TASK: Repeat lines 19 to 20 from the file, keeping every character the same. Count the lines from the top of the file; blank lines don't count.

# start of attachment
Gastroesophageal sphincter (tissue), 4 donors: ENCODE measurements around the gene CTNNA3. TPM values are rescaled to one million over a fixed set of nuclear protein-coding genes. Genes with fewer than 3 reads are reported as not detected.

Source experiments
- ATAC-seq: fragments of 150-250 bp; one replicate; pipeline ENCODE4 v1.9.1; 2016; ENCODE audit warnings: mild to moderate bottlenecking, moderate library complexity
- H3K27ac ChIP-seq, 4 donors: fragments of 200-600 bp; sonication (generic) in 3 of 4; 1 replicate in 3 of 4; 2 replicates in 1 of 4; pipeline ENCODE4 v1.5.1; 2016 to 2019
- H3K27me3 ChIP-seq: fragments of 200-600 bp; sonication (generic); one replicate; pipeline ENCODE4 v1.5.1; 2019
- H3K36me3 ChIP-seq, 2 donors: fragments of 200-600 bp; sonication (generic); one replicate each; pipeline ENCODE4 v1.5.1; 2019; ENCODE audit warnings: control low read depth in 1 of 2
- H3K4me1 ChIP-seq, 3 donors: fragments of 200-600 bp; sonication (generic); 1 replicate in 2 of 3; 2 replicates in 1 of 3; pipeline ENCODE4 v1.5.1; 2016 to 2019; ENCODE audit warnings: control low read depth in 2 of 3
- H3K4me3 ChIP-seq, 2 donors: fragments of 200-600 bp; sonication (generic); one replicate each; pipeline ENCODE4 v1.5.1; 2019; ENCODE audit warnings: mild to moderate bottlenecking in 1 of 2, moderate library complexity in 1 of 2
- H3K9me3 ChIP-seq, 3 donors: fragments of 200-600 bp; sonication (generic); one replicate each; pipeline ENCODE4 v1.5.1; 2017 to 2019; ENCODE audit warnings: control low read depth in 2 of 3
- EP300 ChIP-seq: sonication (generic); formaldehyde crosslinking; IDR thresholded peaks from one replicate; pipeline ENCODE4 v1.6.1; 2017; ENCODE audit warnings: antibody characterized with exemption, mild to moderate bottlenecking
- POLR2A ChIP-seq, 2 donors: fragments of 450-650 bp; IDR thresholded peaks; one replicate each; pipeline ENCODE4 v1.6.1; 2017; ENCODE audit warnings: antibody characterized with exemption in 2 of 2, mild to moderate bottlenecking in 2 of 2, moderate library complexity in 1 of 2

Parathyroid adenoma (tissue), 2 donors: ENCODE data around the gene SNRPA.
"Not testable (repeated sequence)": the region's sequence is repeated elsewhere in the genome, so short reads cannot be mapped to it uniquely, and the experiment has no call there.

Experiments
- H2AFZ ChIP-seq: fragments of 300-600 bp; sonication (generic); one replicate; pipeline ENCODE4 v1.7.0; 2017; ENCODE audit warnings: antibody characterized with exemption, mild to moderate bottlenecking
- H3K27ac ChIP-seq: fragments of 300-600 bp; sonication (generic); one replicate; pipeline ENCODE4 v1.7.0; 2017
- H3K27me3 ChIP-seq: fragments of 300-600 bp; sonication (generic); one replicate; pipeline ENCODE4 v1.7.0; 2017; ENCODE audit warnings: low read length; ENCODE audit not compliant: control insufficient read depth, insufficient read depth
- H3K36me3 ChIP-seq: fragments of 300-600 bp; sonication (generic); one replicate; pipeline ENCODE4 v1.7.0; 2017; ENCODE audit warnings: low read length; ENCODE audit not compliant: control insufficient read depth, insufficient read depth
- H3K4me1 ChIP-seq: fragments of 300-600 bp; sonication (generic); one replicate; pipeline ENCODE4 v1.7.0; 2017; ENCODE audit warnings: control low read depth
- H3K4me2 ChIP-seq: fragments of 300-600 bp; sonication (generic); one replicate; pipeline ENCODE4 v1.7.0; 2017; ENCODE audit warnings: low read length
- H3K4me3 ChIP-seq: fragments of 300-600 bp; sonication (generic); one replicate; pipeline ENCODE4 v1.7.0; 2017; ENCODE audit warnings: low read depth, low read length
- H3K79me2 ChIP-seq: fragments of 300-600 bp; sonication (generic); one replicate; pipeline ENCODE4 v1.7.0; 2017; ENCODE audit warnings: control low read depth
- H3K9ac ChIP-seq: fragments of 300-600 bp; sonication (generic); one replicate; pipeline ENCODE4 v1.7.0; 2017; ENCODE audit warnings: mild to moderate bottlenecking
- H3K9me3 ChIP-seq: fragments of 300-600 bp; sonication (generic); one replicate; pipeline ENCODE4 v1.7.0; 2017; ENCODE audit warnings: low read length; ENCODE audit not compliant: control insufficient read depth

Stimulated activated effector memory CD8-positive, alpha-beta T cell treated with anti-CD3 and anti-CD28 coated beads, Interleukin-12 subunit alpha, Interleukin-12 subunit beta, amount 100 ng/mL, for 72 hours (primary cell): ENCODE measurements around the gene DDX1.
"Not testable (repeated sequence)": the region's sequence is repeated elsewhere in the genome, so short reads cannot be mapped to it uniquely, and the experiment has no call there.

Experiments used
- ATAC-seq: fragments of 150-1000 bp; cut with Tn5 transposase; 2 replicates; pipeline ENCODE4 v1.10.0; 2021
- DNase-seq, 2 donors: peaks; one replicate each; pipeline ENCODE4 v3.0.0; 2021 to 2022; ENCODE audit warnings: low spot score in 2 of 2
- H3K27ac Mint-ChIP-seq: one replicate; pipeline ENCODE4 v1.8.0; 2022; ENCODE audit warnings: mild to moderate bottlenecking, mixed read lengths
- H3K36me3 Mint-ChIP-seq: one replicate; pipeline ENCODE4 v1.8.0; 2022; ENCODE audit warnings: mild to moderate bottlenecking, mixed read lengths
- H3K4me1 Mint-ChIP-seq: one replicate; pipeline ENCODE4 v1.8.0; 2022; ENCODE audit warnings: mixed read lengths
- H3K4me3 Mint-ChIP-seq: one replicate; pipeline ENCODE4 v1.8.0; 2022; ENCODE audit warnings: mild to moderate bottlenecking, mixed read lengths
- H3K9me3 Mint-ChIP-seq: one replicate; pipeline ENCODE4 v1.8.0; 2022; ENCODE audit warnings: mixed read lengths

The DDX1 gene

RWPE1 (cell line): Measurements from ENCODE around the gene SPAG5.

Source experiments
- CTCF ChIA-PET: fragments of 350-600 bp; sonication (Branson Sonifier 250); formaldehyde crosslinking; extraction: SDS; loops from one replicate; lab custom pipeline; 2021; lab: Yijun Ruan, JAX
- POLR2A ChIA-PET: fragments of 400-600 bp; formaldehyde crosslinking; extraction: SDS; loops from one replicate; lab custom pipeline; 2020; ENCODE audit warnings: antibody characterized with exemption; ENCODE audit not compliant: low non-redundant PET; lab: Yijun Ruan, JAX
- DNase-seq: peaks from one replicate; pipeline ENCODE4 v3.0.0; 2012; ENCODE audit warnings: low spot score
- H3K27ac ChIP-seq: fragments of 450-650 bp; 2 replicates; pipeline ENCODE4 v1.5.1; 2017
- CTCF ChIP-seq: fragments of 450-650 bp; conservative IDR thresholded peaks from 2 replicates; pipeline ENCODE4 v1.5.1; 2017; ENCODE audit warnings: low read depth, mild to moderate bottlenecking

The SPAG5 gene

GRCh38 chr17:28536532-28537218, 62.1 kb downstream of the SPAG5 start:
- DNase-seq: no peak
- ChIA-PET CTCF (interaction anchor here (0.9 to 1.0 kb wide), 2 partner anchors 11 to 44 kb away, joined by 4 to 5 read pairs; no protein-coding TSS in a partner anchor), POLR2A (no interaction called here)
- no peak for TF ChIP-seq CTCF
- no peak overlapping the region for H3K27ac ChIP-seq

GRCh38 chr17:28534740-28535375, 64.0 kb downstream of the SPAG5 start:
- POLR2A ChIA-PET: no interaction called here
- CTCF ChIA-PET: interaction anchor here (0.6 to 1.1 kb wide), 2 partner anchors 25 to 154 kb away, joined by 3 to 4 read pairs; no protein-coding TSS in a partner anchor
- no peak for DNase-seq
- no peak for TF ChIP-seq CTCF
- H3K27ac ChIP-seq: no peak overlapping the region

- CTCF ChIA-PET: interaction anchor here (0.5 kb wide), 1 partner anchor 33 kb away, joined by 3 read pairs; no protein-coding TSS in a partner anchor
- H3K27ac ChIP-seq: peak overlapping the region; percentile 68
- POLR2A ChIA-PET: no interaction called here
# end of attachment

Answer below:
- H3K4me1 ChIP-seq: fragments of 300-600 bp; sonication (generic); one replicate; pipeline ENCODE4 v1.7.0; 2017; ENCODE audit warnings: control low read depth
- H3K4me2 ChIP-seq: fragments of 300-600 bp; sonication (generic); one replicate; pipeline ENCODE4 v1.7.0; 2017; ENCODE audit warnings: low read length